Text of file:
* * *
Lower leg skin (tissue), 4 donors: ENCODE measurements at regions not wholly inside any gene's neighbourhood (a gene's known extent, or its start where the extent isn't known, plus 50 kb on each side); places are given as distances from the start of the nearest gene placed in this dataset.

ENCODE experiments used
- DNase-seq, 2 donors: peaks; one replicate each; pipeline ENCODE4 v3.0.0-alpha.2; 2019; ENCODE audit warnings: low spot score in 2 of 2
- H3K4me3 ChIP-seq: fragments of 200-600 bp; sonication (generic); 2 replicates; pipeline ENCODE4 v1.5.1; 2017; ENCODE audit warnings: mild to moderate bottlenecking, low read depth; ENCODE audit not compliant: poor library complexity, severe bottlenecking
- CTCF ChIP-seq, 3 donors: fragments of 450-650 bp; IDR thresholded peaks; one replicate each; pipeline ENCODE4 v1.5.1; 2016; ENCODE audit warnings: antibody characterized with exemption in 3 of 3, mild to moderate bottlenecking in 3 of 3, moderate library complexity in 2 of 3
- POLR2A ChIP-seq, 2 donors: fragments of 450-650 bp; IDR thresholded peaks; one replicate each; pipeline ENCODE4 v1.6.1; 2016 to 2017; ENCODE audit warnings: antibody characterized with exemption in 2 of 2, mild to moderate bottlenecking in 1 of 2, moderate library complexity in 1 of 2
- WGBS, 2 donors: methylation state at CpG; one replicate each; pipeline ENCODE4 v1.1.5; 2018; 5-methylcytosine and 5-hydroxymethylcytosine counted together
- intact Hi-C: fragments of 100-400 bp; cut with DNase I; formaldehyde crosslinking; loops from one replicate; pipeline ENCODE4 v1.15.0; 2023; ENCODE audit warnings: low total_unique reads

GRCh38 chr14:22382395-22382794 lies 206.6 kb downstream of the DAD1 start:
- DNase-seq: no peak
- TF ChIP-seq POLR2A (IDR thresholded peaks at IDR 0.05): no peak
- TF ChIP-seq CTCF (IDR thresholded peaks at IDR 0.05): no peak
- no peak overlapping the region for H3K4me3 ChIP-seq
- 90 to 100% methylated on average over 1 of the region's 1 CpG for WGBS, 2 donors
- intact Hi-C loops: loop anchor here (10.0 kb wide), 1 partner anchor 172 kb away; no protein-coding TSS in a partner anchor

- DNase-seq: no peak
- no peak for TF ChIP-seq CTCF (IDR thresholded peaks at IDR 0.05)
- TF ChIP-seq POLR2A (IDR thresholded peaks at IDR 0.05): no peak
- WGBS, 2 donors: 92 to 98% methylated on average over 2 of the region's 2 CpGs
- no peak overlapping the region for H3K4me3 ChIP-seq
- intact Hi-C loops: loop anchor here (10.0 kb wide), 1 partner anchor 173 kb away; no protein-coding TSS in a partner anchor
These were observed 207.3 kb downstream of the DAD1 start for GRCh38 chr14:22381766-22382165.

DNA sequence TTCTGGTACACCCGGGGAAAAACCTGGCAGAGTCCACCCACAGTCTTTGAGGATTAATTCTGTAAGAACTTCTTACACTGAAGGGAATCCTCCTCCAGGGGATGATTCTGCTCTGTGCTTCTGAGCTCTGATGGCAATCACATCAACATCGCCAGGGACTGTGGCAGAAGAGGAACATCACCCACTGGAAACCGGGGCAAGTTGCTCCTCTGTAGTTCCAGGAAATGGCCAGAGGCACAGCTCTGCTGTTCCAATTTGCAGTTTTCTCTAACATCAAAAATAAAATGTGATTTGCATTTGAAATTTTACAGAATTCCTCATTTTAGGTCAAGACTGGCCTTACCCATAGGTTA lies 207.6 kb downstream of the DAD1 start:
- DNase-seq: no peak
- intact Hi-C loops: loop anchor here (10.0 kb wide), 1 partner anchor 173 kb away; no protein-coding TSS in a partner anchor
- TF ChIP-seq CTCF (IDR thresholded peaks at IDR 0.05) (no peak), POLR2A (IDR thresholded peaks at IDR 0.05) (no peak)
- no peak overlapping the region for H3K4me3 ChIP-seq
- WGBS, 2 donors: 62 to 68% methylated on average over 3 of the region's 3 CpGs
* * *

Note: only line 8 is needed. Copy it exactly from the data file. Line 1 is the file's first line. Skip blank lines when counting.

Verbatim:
- intact Hi-C: fragments of 100-400 bp; cut with DNase I; formaldehyde crosslinking; loops from one replicate; pipeline ENCODE4 v1.15.0; 2023; ENCODE audit warnings: low total_unique reads